Anathema- Distant Satellites

Distan_Satellites

 

It is beyond a mystery how after all this time Anathema can still be considered almost a hidden gem, especially considering their consistent ability to make mesmerising and heart wrenching music. Considering their output in recent years especially, the fact it hasn’t hit much wider audiences than it has is quite simply criminal. For those lucky worshippers however, latest effort Distant Satellites (KScope) feels no less magical and tear flowing.

 

Distant Satellites is noticeable stripped down in comparison to the likes of recent albums We’re Here Because We’re Here and Weather Systems, overall using more straightforward song structures, less complex layering and multiple uses of looping systems. The aforementioned loops have become a fundamental part of the bands live show (especially in their acoustic sets) and is a foundation for much of this album such as on ‘Dusk (Dark Is Descending).

 

Opening up similarly to Weather Systems with a two part song; ‘The Lost Song Part 1’ once again offers the more grandiose and powerful, Vincent Cavanagh led version followed by the piano driven second part where once again Lee Douglas’ sumptuous vocals take centre stage. By ‘Ariel’ Lee’s voice will have you weak at the knees before the contrasting interplay with Vincent and the final, softer notes courtesy of Danny.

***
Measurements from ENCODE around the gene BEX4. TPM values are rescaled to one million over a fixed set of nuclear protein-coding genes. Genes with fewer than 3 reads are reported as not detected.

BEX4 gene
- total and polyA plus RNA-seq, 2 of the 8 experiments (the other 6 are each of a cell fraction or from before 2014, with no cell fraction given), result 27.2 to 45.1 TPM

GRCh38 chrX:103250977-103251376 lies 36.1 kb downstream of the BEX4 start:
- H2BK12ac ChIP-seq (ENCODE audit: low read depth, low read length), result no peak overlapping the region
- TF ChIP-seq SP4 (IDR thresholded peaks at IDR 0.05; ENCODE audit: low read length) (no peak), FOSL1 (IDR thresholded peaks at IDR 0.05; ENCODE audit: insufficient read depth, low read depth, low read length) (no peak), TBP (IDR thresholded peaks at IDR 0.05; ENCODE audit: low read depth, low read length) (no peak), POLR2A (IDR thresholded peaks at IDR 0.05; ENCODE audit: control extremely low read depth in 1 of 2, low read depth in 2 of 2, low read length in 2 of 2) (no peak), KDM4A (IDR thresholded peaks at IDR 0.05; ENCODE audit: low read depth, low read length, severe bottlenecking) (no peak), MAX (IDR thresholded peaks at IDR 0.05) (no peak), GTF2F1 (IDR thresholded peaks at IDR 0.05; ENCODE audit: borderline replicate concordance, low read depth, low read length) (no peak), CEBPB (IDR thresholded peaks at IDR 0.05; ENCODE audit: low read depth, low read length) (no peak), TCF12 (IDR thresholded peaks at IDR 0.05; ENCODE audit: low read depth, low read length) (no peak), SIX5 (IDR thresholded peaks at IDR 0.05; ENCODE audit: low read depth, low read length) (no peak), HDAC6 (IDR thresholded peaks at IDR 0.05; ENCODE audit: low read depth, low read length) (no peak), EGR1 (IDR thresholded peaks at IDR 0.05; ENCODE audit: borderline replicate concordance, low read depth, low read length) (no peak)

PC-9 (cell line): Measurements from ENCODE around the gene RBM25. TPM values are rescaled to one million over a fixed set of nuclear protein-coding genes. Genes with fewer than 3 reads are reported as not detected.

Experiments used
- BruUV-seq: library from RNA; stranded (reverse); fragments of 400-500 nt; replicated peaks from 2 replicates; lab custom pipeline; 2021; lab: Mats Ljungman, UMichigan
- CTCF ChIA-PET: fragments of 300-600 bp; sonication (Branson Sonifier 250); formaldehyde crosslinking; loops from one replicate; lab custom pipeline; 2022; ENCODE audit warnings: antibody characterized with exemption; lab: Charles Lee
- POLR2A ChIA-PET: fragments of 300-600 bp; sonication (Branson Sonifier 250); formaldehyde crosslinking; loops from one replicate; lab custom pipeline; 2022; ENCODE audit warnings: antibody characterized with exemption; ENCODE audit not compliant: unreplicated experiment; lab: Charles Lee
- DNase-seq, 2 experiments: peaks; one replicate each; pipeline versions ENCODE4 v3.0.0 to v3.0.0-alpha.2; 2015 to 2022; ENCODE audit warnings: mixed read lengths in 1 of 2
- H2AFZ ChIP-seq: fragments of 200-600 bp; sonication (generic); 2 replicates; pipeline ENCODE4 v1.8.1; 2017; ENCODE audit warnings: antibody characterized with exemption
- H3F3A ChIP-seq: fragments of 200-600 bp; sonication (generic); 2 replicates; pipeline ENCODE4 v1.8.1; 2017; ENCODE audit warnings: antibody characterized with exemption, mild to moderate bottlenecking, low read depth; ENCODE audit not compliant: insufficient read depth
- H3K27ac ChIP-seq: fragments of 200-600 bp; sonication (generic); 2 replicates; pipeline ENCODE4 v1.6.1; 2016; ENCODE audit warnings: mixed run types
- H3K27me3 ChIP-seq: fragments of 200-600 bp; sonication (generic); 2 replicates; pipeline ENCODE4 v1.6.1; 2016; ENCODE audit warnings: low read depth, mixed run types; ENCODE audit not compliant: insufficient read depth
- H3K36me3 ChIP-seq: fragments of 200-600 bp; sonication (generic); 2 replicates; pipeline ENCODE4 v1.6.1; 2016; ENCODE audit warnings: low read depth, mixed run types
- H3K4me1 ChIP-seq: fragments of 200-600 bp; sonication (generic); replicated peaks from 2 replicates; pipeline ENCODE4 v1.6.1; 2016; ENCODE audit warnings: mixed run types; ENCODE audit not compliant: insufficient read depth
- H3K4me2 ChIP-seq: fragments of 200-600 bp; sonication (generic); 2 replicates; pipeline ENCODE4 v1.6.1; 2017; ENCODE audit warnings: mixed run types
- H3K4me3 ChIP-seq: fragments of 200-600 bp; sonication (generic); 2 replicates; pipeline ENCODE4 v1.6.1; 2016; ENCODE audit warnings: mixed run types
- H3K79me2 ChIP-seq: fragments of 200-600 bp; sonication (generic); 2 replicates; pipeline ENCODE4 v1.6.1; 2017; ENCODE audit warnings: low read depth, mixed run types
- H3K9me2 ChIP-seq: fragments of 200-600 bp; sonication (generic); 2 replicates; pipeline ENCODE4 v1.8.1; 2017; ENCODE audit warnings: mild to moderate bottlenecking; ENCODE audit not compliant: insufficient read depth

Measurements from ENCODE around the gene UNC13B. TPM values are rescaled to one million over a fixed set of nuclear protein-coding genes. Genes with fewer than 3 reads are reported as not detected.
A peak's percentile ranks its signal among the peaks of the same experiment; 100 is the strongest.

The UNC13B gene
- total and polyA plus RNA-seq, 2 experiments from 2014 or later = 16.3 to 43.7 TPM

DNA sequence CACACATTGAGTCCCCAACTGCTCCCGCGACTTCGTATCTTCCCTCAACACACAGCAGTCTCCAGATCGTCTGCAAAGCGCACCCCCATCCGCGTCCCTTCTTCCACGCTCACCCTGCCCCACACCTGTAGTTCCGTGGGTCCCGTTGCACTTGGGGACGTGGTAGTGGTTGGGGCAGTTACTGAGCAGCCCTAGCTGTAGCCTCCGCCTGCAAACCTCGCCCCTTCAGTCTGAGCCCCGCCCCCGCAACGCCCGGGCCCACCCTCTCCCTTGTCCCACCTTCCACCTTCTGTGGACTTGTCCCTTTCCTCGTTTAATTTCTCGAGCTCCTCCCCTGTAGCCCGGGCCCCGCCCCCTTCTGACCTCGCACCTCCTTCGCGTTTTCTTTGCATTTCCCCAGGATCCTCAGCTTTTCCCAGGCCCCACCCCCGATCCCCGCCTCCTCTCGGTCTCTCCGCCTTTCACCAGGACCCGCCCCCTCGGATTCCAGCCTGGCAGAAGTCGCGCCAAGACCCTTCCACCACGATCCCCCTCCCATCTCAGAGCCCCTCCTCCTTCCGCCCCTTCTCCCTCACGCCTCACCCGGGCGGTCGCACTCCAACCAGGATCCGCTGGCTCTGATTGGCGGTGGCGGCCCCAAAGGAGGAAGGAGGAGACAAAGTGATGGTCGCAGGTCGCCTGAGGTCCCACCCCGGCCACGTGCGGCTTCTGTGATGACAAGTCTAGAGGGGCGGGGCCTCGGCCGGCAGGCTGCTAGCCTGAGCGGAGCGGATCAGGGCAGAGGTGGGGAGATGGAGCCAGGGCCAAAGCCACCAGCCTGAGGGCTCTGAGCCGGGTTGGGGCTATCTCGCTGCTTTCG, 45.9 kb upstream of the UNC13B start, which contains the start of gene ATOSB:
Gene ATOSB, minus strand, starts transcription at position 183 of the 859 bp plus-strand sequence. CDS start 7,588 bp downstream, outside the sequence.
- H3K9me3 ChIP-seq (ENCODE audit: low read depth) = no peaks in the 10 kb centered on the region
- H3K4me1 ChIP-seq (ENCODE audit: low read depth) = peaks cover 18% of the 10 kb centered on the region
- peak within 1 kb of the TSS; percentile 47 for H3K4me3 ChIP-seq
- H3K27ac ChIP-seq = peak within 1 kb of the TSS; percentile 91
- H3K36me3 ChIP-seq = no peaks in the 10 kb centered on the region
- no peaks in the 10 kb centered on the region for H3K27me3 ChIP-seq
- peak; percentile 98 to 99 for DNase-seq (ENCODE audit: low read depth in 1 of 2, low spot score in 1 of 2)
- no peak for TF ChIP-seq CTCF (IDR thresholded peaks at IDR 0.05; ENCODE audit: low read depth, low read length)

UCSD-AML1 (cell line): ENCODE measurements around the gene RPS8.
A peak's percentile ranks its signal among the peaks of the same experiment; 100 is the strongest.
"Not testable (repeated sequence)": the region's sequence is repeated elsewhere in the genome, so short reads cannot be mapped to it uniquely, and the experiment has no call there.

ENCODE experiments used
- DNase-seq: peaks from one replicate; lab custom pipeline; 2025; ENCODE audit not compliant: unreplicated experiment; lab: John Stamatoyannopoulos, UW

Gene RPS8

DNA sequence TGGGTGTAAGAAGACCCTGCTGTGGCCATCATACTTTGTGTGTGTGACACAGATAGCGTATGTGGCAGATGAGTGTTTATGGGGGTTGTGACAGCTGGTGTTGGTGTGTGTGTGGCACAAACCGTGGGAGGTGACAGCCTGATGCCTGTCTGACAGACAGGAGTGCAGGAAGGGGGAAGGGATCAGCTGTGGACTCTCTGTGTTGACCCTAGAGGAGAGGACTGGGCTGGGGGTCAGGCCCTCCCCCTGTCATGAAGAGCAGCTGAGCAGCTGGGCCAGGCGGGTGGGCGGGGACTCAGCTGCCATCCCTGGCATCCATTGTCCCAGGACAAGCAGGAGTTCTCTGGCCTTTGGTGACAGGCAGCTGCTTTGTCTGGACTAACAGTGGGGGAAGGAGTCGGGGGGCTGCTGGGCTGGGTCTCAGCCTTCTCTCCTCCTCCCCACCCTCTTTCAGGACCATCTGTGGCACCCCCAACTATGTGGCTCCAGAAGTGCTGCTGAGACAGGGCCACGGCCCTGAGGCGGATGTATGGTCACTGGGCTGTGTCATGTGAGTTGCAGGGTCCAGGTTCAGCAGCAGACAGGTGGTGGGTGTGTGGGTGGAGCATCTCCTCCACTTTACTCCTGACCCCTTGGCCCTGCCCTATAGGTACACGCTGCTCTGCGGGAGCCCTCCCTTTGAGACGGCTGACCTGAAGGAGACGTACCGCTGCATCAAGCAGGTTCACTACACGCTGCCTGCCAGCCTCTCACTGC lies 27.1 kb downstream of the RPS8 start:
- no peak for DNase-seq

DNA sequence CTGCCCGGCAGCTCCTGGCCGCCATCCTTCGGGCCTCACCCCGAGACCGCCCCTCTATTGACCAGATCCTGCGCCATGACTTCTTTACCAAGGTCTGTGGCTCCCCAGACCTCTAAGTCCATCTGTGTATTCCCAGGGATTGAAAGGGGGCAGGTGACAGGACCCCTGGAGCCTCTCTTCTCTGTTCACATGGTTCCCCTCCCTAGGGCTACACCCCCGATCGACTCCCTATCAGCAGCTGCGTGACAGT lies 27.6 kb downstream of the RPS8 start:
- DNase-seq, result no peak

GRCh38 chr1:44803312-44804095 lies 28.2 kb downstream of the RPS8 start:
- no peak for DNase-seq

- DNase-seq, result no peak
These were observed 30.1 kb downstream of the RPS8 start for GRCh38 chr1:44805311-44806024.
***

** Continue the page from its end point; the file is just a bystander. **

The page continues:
The latter half of the album will be the elephant in the room for many people, where it takes a quite unexpected detour toward more electronic music based territory. ‘You’re Not Alone’ uses continued repeated vocal refrains with an electronic drumbeat. The title track is where these influences really come to fruition with a much more obvious drum and bass style underlying drum beat. It’s this latter half of the album that is far less immediate and will put many people off instantly and take a few listens with others to finally click. Far from being a huge curveball, however, it still holds their characteristic sentiment despite its repetitive nature.

 

One of our world’s most understated bands, despite the plaudits they get, Anathema have once again showcased their knack for penning both forward thinking and emotionally driven music which oozes real human character and sentimentality that anyone and everyone can connect to. Distant Satellites in parts is one of the band’s most difficult albums to fully grasp in recent years but is so rewarding once it does. Prepare to have your heart strings tugged.

Anathema 1 (1)

 

9/10

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CHRIS TIPPELL